Monetary Policy of the FED

Tanya Shah

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The Logo of The Federal Reserve System of the United States

What is Monetary Policy?

The monetary policy is what the Fed, which is the nation's central bank, does in order to impact the amount of money and credit in the U.S. economy. They control the supply of money. The interest rates, or cost of credit, and the performance of the U.S. economy are affected by what they do to the money and credit.
The picture here shows two of the members trying to form monetary policy.

The Goals of Monetary Policy

The monetary policy aims to promote:
  • a low unemployment rate
  • durable prices
  • steady interest rates
If the monetary policy is successful in maintaining stable prices, it can create a base for long-term economic growth and maximum employment.
The picture here shows how monetary policy promotes a healthy economy.


Inflation is when the price of goods and services increases by a lot. It is a bad thing because it causes the value of the currency to decline, and also slows down economic growth. Inflation can happen if the supply of money and credit increases really rapidly.
The picture here shows how inflation causes the prices of items to rise, which causes the cost of the currency to rise too.
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This picture shows how inflation influences the economy. As inflation grows, the economy shrinks. Little inflation keeps the economy better.

The Tools of Monetary Policy:

Open Market Operations

Open market operations is the most highly used tool of the Fed. Those operations are carried out by the Domestic Trading Desk of the Federal Reserve Bank of New York, who are told to do so by the FOMC.
When the Fed wants to:
  • increase reserves: it buys securities and then makes a deposit in the primary dealer's account that is maintained at the Fed, and that's how they pay for the securities.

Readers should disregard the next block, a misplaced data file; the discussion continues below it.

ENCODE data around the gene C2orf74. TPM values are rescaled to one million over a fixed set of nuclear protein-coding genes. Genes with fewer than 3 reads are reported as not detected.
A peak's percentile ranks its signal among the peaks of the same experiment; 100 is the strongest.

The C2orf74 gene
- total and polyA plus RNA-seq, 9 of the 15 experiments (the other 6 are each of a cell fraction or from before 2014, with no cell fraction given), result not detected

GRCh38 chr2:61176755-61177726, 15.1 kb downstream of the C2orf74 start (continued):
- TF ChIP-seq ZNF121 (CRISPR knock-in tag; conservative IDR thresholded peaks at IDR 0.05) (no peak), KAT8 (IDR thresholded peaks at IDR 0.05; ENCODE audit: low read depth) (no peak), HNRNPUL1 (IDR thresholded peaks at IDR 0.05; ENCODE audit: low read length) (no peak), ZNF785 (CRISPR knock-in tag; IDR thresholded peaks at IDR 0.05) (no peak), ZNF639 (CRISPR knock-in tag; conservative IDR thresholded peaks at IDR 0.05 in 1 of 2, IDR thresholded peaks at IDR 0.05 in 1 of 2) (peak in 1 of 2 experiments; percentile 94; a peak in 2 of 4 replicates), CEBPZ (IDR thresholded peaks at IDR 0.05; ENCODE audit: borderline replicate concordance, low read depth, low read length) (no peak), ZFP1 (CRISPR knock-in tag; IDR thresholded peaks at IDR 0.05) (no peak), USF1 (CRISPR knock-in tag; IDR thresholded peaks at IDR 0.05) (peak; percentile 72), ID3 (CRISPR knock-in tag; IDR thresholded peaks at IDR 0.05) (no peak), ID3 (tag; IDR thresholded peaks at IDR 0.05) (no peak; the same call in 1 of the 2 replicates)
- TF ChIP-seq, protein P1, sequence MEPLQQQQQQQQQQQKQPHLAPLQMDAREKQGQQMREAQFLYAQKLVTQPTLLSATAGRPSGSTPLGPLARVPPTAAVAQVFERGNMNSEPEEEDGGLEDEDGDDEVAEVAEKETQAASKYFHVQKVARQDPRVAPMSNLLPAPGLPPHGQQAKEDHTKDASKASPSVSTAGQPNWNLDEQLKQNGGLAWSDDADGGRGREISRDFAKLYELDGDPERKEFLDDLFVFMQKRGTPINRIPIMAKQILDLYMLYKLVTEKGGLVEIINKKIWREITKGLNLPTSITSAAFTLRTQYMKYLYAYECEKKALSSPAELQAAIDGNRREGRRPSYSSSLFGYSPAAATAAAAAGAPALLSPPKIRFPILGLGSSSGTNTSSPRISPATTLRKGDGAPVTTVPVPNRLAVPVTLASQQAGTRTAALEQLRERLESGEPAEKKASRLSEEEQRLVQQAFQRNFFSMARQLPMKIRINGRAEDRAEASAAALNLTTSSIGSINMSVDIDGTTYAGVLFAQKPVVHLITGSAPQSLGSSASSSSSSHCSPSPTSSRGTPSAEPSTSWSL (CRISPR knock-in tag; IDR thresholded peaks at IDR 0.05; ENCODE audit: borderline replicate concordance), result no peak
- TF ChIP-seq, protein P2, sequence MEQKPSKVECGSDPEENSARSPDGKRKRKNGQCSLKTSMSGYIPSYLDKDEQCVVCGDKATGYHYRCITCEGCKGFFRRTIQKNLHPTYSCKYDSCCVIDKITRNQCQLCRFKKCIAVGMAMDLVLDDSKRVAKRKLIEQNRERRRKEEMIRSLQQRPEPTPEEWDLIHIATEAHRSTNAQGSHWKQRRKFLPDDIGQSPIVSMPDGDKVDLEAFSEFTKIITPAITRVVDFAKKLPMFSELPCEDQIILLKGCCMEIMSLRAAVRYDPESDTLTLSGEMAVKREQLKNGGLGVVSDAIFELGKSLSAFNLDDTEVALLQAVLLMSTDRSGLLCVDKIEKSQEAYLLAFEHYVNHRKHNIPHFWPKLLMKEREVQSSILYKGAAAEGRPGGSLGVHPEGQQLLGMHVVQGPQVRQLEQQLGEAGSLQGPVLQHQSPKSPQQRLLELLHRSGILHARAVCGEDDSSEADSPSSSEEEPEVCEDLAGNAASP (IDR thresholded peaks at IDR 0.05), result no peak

• decrease reserves: it sells securities and that way gets from those accounts.
  • neither increase not decrease reserves: it enrolls in transactions that last for only a couple days
The trading of securities like this affects the amount of bank reserves, which in turn affects the federal funds rate, which is the rate at which banks borrow reserves from each other.


The FOMC are the creators of the monetary policy. The members of the FOMC include:
  1. Board of Governors; BOG (7 people)
  2. President of the Federal Reserve Bank of NY & presidents of four other Reserve Banks (rotate every year)
The FOMC call a meeting around eight times a year at Washington D.C. At the meeting, they discuss and talk about the U.S. economy and monetary policy.
This is a picture of the members of the FOMC in 2012.

A FOMC Meeting

This is basically what happens at the meeting:
First, a senior official from the NY Federal Reserve Bank talks about how the financial and foreign markets have developed, and the details of the changes since the past FOMC meeting. Then, in turns, the other officials and presidents present their perspectives on the economic outlook, as well as their economic and financial forecasts. In the end, the members discuss their alternatives about the policy, and finally vote.
To apply the policy action, the Committee sends a directive to the NY Fed's Domestic Trading Desk that shows the implementation of the Committee's policy through open market operations.
The Fed conducts open market operations several times a week because they want to prevent technical forces from pushing the federal funds rate further away from the target rate.
This is a picture of one of the FOMC meetings in 2012.